The Gatherer mainly focuses on gathering as much information/feedback from stakeholders as he can. This helps him build a direction for the product for a specific period of time. Although he gets new requirements, features and requests, he strives to keep the direction steady and aligns new requirements to it. Together with the team, he prioritizes the backlog consequently. This helps him ensure that the direction is clear to the team.
The Gatherer keeps a personal log for all the possible long-term features that could be implemented in the product. He notes everything down regardless of whether the come from from customers, or by comparing with other similar products in the market. As soon as one of these features is barely considered valid for implementation, adds them to the product backlog and discussed it with the team.
He insists on frequent grooming sessions; they keep everyone in the team informed and mentally prepared for the forthcoming tasks. Moreover, grooming sessions keep the backlog clean and optimised, since most of the old issues would have been already solved and need to be deleted or rephrased.
The Gatherer always tries to keep the team involved. At the regular meetings with customers, he usually summarises the notes and shares them with the team. Likewise, he tends to convey the feedback from stakeholders (positive or negative) about the development process, the quality of deliverables, and their expectation to the product and the team.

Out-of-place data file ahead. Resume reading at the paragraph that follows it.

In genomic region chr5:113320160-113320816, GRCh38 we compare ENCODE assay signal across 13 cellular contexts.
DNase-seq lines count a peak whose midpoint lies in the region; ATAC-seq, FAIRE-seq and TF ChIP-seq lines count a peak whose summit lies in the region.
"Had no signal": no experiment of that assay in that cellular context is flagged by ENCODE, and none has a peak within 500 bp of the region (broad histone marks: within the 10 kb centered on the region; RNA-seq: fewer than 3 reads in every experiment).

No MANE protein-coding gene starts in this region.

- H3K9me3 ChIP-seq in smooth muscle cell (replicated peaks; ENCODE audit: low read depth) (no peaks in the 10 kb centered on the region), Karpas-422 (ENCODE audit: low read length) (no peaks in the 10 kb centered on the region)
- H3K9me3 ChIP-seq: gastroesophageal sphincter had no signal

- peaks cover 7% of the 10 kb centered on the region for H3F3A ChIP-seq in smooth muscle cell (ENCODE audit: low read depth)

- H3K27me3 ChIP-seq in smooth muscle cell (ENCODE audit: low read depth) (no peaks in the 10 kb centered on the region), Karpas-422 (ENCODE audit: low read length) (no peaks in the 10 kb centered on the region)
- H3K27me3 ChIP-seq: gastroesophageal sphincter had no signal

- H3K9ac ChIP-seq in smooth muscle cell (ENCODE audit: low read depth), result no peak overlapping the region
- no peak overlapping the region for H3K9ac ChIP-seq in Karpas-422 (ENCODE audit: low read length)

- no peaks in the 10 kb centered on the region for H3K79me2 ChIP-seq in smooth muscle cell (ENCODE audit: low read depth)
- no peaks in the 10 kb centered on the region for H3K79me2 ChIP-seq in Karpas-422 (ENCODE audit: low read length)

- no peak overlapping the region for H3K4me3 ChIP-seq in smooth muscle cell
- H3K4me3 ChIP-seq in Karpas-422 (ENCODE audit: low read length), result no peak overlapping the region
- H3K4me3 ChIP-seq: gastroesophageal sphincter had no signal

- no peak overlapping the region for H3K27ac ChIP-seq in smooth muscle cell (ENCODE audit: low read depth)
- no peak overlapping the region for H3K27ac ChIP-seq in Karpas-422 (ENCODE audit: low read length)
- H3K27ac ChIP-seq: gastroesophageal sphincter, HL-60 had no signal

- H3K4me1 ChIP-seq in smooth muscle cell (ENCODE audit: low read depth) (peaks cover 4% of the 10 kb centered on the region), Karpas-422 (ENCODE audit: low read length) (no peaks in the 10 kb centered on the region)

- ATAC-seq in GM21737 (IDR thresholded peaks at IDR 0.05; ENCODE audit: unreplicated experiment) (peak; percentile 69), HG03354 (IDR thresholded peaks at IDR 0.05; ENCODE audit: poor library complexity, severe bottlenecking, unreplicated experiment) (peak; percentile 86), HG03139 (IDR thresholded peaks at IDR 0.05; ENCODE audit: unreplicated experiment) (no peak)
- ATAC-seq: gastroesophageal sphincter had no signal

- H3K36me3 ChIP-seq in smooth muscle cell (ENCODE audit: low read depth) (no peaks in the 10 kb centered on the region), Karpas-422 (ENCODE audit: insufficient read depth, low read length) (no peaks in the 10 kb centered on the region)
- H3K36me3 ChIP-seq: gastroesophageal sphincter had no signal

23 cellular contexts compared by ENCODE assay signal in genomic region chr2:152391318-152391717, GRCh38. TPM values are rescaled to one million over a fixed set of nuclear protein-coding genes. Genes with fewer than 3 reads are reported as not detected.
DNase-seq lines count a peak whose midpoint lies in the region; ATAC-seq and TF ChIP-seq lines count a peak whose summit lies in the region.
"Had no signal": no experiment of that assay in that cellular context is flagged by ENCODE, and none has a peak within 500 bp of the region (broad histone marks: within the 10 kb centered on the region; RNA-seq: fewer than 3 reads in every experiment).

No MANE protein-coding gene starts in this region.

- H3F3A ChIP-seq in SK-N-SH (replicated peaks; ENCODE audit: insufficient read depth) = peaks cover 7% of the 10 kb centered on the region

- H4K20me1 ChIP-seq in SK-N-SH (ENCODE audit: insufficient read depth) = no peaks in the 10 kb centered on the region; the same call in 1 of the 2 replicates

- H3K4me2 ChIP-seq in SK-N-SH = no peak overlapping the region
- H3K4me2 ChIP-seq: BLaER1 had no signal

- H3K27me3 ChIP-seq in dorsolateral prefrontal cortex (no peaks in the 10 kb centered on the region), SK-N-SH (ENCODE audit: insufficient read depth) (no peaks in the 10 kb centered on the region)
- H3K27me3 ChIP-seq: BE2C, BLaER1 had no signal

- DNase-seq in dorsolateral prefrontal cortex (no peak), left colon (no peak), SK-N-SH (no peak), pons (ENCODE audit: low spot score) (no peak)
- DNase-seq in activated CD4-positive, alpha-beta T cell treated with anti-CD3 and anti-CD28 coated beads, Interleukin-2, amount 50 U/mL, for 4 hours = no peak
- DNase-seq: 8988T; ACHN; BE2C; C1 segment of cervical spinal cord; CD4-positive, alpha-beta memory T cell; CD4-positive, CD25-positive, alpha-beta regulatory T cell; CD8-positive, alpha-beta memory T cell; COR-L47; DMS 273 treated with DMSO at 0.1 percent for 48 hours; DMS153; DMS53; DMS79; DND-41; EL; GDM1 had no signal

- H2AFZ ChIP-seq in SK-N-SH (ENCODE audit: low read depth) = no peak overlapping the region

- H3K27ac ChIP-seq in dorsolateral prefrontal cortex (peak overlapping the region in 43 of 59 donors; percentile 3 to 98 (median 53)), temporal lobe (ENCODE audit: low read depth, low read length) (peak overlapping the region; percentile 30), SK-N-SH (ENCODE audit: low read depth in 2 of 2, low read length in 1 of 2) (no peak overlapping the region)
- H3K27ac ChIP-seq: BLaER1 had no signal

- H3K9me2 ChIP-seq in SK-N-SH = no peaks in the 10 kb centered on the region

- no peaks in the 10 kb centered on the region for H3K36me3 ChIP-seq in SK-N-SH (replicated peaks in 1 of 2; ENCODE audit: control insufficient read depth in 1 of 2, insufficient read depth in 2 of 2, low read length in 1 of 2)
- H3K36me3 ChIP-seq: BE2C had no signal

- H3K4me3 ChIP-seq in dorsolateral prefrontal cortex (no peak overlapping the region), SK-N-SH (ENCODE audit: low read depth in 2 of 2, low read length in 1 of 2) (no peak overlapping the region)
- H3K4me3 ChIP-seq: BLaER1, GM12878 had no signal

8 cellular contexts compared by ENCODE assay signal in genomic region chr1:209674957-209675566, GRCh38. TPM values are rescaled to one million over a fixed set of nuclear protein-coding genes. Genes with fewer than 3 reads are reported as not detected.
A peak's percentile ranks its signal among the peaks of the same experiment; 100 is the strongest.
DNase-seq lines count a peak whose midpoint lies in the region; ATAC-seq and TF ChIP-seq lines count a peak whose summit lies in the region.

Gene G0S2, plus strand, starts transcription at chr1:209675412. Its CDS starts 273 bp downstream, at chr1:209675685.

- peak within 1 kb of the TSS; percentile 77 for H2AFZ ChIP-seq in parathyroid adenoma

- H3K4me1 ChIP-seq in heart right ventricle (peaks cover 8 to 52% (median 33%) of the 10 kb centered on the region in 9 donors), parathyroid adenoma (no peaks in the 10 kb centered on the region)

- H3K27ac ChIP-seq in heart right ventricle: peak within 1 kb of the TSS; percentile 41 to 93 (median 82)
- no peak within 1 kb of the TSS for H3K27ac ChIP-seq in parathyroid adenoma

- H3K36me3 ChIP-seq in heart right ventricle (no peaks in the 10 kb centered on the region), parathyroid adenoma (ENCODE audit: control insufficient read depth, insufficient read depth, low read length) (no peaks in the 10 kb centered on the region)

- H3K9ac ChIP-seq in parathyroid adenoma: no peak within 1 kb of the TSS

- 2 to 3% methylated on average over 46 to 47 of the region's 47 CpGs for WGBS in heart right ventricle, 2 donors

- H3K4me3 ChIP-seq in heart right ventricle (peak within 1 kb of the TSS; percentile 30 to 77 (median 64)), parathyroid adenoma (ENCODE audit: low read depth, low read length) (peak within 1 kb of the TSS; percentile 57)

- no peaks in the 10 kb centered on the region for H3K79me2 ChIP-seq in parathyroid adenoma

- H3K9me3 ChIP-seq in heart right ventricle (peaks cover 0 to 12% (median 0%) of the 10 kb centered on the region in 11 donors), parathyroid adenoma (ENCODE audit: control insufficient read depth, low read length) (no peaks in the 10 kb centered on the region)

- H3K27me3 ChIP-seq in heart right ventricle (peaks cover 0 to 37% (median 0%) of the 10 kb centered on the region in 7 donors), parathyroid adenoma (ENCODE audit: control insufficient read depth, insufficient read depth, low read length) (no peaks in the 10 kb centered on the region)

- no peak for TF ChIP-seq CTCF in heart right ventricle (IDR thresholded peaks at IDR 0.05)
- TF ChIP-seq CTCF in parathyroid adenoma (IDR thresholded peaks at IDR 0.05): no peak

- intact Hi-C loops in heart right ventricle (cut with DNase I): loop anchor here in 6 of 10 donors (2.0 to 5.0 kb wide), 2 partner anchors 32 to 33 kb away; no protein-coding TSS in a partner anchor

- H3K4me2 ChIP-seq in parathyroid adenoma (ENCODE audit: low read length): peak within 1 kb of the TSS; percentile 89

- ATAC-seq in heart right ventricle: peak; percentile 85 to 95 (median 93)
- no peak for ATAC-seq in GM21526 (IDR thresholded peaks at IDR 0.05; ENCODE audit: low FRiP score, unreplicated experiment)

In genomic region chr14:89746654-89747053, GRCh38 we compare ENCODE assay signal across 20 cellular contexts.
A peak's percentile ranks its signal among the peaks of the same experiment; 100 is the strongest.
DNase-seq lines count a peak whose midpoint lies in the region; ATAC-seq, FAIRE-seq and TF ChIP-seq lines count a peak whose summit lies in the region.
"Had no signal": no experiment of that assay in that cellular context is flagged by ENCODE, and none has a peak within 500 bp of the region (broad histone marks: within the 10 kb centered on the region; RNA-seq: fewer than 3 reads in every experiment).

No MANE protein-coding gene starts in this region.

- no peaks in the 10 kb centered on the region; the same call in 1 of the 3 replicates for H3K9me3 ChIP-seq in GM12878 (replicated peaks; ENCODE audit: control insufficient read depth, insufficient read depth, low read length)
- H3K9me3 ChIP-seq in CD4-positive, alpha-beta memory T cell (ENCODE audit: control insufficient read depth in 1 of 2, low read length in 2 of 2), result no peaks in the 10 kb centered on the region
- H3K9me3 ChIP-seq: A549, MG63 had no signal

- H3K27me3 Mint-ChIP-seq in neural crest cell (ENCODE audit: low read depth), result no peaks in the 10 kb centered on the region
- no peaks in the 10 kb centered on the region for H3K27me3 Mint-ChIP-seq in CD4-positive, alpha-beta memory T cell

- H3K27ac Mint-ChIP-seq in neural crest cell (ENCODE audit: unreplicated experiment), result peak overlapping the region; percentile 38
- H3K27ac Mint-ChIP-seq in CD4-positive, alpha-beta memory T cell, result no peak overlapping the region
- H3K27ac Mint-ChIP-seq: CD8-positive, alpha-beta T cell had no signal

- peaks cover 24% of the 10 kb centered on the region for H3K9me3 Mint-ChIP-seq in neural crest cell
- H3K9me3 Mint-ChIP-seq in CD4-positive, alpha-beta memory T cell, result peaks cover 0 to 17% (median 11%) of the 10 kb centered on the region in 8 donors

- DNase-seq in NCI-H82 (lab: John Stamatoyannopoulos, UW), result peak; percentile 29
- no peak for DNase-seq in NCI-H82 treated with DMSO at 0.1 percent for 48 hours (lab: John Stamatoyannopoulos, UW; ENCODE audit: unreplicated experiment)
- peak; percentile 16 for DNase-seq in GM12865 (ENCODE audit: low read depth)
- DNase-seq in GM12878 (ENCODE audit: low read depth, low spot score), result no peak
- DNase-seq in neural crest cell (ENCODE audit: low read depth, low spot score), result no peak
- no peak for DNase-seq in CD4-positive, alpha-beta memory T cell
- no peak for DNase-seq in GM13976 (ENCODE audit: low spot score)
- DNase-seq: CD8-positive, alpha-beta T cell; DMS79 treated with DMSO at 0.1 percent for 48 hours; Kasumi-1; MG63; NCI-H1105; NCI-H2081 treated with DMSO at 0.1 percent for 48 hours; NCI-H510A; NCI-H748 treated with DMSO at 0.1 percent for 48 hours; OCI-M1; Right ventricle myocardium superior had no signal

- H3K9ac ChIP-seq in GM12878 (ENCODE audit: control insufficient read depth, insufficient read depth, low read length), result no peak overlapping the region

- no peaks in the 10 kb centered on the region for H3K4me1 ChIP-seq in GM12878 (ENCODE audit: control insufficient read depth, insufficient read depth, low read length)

As a Product Owner, he believes in the role as responsible for defining the product path. That is of course after analysing requirements, business needs and use cases. He has established a strong relationship with the customers, based on mutual trust and sending a clear signal that he takes product ownership seriously.
This post concludes the series about different flavours of a Product Owner.
If you look up “complete ownership”, there’s likely to be a picture of this Product Owner. He identifies with the task at hand to an extent that it requires the most stern-hearted 1940’s British nanny to not be won over to his team. If he believes in something, there’s no doubt that he will run in front to get to the finish line. He has a knack for formulating visions and goals which are both ambitious and attractive.
His greatest strength is also a challenge: his own buy-in means he has to work hard to get a similar sense of ownership in the people he works with. He manages this by being really well prepared for any conversation where he suspects it might be necessary to defend a decision or align expectations.
The Buy-in has a knack for selling. He’s not the traditional salesman with well-honed skills of persuasion, but rather he makes a choice. A very conscious choice to trust his own buy-in. A choice to believe in his buy-in and an admirable ability to accept that it is necessary to thoroughly understand those who don’t share his devotion before he is ever able to enjoy their support.
The moment he feels even the most subtle signals of agreement, he sets all sails and his unwavering enthusiasm becomes apparent.